Oh Syfy, you crazy outlier of a network.
Just when it would seem to any reasonable group of people, that the last thing television needs is another post-apocalyptic tale of vampires run amok, you give us "Van Helsing."
A title that still evokes snickers among anyone who saw the unintentionally hilarious
Honestly, bonus points just for having the courage to throw that name up on the screen, though this Van Helsing is, obviously, not that Van Helsing.
This is Vanessa Van Helsing (Kelly Overton), Syfy's latest tough-as-nails heroine who we are told, right from the get-go, is humanity's only hope.
As we are shown, in the opening scene, when, startled out of sleep in what appears to be a laboratory, Vanessa takes out a team of vamps who, and this is important, appear to have been looking for her.
Turns out, a plague born of a volcanic eruption (in Yellowstone!) has descended on the land though Vanessa has pretty much slept through it. Guarding her in a makeshift modern fortress is the handsome soldier Axel (Jonathan Scarfe), who is also caring for a caged vampire he refers to as "Doc" (Rukiya Bernard). Keeping "Sleeping Beauty" alive is his official mission; keeping Doc "alive" is more personal.
As he is joined by the requisite motley band o' survivors, what this all means and how it came to is slowly (and partially) revealed during the two-hour premiere.
And while the plague may appear accidental there are, certain … shall we say elements? … who have been waiting for this moment. Ancients who also anticipated, and fear, the presence of person such as Vanessa.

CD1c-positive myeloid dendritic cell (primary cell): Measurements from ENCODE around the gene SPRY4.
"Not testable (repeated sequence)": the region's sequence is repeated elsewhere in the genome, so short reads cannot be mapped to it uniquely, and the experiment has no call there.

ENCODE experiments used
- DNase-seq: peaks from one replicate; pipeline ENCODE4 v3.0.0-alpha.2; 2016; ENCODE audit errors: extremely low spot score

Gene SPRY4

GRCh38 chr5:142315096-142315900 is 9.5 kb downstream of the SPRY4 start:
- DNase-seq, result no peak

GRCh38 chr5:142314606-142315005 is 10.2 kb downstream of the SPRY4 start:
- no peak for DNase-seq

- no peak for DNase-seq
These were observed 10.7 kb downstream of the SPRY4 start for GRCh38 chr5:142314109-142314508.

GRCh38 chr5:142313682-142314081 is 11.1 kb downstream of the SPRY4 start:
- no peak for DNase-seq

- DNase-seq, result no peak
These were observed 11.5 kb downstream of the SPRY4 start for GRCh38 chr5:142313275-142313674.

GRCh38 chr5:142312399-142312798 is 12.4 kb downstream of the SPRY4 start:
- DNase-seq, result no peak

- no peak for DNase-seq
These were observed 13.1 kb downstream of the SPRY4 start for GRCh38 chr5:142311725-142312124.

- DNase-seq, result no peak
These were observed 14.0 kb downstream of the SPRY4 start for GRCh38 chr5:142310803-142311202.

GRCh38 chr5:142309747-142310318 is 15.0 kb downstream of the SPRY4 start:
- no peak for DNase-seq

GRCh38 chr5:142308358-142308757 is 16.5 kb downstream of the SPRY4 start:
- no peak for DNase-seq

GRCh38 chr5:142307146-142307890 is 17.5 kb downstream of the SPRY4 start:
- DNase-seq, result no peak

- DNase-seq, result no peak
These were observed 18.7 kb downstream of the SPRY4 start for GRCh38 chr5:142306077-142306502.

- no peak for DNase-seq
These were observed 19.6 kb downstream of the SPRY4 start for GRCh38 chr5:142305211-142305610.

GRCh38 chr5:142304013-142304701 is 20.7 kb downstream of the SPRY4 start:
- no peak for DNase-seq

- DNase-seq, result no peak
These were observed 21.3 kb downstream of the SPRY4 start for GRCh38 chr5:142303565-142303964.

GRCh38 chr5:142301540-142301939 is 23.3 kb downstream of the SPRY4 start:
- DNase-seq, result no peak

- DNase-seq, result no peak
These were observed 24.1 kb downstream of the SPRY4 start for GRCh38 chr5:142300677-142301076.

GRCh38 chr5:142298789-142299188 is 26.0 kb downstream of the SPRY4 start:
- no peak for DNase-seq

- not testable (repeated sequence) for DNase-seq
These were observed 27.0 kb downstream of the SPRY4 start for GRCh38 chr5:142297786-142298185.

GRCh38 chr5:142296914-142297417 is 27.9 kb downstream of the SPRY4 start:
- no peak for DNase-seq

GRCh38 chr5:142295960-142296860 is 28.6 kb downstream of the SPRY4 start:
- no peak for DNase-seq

Not because she has the power to kill them; because she has the power to make them human once more.
And that is creator Neil LaBute's contribution to the canon — the possibility not just that the apocalypse can be survived, but that it can be reversed.
With such a twist, similarities to virtually every vampire/plague-created monster tale are only to be expected and not, necessarily, a bad thing.
It's tough to beat a good monster tale, that's why it remains such a popular genre. And for all it's literary pretensions, the television renaissance rode in on the backs of werewolves, vampires, zombies, white walkers and other supernatural beasties. "True Blood" brought a whole new set of eyeballs to HBO and though "Breaking Bad" and "Mad Men" may have won the Emmys, "The Walking Dead" was AMC's first bona-fide hit.
"Van Helsing" is certainly no "Walking Dead." LaBute, best known for his films ("Nurse Betty," "Lakeview Terrace"), often seem unsure what to do with so much time on his hands — the characters take forever to make narrative connections that seem immediately obvious and no one seems remotely curious about what exactly is happening to the world.
Yet even as her hours-long insistence that she is nothing "special" grows tedious, Vanessa is delightfully cranky and concerned only with her young daughter, who Axel insists must be dead and we suspect is not.
It's a tough room these days, television; with so much to choose from, people are now looking for a reason to not watch a new show. "Van Helsing" may not pop, but apocalypses are tough to resist, as are ancient nemeses, and for all its late-in-the-game timing and unfortunate title, "Van Helsing" has both.
When: 10 and 10:55 p.m. Friday
Rating: TV-14 (may be unsuitable for children under the age of 14)